Saturday, January 15, 2011

How do you say "retcon" in Latin?

I swear, I was going to do a post purely about actual, practical magickal work. Yeah, well, that was until I started researching tonight. I read/research every day. It's a habit I like to cultivate. I don't sit in a library, surrounded by dusty tomes for 8 hours, but I do take the time to read and to look up books and authors and information on the daily.

My views on the Catholic Church are no secret: Catholicism is genetically modified Paganism and was institutionalized to consolidate secular power over a vast empire with many diverse sects. Why not the other popular religion of the time, Mithrasism? Because "Mithranity" sounds stupid. Besides, they used the mythos of Mythras anyway.

My mission, since one of the lines of my Family tradition was very influenced by Catholicism, is to strip away the christian veneer and get down to the Pagan origins of our Magick. Tonight's example: The Novena.

For Catholics, a Novena is a prayer said every day at the same time for 9 days, or a prayer said every hour for 9 hours in a single day. Novenas are typically addressed to saints, tho you will find several for the various forms of Mary and of Jesus, including Baby Jesus (who apparently cries every time I get a hit on this blog). Since there is a saint for everyone and everything, there is a novena for it too.

What is "retcon" anyway? Retcon stands for retroactive continuity.

What's the deal with the number 9? The numbers of Mars and action? Somehow related to Pythagorean or Chaldean numerology? Our old pal, Livy, spoke several times about "the nine-days festival" on the last day of which there was a celebration for a specific deity and in the days preceding, a daily sacrifice made. I've read an account of Ceres and Mars. An oracle was consulted whenever something funky happened (like when a swarm of moths all gathered on the statue of Mars in the Colosseum). It seems to be an off hand account, as in these things were well known, even in the time the Ancient Romans would call "antiquity."

In The Iliad and The Aeneid there are references to 9 days of mourning after a death with a feast held on the 9th day.

Then there are Catholics who have claimed that it is done for 9 days because it's one day for each month Mary was pregnant with Jesus... er... seriously? When it was already commonly known before the start of christianity? That's what inspired tonight's post title. Retcon! Even the Catholic Encyclopedia admits that the practice likely came from the above examples as well as the Parentalia Novendialia. The wha? The Parentalia was a 9 day festival from February 13 - 21 where "Romans remembered their dead, especially parents, including in the process some heavy drinking. On the 21st, they visited cemeteries outside the city and placed flowers, milk and wine on the graves of their parents. By doing this, they hoped to stop the dead from feeling hungry and returning to plague the living." Sound a bit like an October holiday we know? Don't get me started on the business of moving the festivals of the dead to October. I'll start on that in September.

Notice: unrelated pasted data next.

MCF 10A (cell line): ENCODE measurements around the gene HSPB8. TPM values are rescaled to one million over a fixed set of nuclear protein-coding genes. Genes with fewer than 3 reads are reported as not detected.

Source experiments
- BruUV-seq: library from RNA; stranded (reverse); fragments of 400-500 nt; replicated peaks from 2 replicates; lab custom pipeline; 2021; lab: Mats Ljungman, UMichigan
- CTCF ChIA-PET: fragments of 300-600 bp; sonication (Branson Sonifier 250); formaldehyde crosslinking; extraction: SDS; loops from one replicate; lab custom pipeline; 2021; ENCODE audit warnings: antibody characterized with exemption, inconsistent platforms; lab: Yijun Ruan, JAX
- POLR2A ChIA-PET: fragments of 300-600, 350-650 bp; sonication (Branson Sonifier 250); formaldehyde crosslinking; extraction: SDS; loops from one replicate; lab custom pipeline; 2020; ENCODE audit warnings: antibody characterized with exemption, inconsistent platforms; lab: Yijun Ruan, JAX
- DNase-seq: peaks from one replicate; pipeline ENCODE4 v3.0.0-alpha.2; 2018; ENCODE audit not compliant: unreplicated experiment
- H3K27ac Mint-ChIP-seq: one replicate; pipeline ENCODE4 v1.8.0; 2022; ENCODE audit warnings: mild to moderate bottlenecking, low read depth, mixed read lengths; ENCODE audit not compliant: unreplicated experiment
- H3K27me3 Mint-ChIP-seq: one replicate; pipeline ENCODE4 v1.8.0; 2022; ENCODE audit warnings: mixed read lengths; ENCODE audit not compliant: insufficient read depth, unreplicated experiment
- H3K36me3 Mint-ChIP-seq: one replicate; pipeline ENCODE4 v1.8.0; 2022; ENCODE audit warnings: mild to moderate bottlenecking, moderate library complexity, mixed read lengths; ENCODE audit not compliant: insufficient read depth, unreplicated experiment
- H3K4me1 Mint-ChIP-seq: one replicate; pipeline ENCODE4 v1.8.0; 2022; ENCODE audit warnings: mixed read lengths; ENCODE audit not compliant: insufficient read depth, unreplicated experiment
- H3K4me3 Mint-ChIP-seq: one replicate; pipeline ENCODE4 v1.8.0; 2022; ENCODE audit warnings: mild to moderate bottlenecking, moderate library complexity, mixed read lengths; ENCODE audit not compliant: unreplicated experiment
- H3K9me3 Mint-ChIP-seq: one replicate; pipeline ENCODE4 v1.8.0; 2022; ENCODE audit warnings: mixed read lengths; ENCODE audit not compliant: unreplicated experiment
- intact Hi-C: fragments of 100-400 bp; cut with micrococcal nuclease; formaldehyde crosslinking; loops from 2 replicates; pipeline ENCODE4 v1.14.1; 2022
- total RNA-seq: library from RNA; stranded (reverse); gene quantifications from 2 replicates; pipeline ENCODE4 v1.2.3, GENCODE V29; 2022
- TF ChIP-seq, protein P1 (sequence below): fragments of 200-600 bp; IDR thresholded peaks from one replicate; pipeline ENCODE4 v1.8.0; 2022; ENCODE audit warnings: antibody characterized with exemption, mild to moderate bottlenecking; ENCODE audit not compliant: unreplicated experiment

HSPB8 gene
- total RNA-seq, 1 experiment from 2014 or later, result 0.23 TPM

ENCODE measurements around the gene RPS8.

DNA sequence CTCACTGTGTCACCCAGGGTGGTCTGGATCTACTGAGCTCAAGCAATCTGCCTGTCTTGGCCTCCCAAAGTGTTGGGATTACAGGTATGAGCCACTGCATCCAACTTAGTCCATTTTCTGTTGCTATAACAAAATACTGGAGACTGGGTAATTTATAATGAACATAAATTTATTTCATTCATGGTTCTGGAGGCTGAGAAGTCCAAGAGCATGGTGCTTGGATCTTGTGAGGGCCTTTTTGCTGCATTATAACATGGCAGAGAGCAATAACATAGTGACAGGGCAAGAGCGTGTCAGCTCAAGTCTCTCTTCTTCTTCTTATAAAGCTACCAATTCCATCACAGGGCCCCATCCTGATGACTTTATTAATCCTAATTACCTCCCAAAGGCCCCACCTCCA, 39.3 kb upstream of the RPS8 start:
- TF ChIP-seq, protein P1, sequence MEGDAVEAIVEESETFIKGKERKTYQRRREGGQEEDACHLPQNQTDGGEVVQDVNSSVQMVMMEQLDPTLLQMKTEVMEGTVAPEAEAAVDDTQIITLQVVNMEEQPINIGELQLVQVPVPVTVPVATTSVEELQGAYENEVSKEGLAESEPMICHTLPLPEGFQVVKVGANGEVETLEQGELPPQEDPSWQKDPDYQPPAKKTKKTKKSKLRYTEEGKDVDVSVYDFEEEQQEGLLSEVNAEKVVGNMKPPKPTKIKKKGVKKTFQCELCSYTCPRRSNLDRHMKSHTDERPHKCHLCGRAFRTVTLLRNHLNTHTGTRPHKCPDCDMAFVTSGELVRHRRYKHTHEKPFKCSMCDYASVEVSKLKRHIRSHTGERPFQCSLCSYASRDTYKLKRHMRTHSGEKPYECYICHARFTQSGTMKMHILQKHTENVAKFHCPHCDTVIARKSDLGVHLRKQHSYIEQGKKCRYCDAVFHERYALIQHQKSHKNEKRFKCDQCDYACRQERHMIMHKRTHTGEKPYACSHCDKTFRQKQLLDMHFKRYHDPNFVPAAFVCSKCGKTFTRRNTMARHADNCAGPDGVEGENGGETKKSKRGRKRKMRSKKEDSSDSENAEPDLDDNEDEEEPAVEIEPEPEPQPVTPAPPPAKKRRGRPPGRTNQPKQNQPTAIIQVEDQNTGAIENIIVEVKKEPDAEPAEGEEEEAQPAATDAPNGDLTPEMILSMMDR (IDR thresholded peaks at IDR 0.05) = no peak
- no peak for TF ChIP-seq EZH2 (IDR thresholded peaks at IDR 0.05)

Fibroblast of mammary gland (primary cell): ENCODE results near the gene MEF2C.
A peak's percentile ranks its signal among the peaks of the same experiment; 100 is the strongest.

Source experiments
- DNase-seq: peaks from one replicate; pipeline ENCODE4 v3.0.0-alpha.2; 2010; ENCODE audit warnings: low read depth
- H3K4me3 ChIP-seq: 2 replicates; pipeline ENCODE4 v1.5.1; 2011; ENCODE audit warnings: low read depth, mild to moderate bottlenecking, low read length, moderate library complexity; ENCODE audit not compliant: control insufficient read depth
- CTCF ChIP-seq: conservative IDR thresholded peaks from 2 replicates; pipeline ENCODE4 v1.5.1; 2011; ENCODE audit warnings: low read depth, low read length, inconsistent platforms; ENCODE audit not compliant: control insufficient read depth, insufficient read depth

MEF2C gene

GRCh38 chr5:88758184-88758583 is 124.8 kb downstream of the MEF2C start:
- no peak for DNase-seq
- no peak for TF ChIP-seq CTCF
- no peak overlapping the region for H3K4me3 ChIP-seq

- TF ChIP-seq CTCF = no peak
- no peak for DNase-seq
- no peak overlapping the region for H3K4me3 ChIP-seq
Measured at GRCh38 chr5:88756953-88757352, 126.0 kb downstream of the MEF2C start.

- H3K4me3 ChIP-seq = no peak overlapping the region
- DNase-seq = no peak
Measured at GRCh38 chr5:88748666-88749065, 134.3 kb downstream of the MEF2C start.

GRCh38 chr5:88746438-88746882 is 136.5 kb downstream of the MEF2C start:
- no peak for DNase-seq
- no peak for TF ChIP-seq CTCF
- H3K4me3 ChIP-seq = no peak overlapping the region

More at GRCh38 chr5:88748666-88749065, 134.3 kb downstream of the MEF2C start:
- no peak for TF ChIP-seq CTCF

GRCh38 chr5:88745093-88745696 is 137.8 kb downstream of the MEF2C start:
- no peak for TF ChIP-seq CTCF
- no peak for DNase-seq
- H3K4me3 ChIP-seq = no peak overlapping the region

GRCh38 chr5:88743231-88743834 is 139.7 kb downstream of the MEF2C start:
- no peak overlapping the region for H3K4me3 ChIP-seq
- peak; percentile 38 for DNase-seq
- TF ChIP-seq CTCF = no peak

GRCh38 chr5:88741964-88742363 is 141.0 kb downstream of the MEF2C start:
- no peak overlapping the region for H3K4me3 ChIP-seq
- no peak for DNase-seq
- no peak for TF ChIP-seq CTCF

So back to the novena business, and to the Saints for that matter. Many early saints were christianized pagan deities. Many local saint festivals were just a cover for local rites of antiquity. Google "Saint Domenic Snake festival." Domenica, in Italian, means Sunday. Day of the sun. Pagan sun god? Apollo. Whose snake handling cult resided in the area where Domenic's festival is now held? You guessed it. Domenic, whether he was a real person or not, was used as a cover for a festival that started over a thousand years before Domenic existed.

Novenas are a perfectly valid pre-christian magickal practice for a Pagan to use. The prayer is typically accompanied by lighting incense and a candle. Novena candles are readily available, especially thanks to the internet, or, light any size candle to begin and blow it out after. You can use the Catholic novenas: A book of these read like a well organized spell book (which it is), or use your own prayer to your own deity. There is something to be said for repetition- it reinforces your magickal intent, it helps you focus more clearly, and you are sacrificing your time and energy in exchange for something. Especially these days, time set aside, rearranging a schedule, is a sacrifice. And, as the ancient Greeks said, time is money. The candle and incense won't hurt either. The ancients knew the advantage of the number 9. (I've said it before: There's a reason why prices are $x.99 -to move you to action.)  A novena is typically: praise, petition, more praise, thanks. This can be done using an Orphic hymn written to a deity.

Orphic novenas? Here's one to Hermes:

Hermes, draw near, and to my pray'r incline, angel of Jove, and Maia's son divine;
Studious of contests, ruler of mankind, with heart almighty, and a prudent mind.
Celestial messenger, of various skill, whose pow'rful arts could watchful Argus kill:
With winged feet, 'tis thine thro' air to course, O friend of man, and prophet of discourse:
Great life-supporter, to rejoice is thine, in arts gymnastic, and in fraud divine:
With pow'r endu'd all language to explain, of care the loos'ner, and the source of gain.
Whose hand contains of blameless peace the rod, Corucian, blessed, profitable God;
Of various speech, whose aid in works we find, and in necessities to mortals kind:
(make your petition here)
Dire weapon of the tongue, which men revere, be present, Hermes, and thy suppliant hear;
Assist my works, conclude my life with peace, give graceful speech, and me memory's increase.

Do you use catholic novenas? Pre christian ones? Your own version? Do you vary devotionals based on the petition or deity petitioned? My answer: Yes. Yours?

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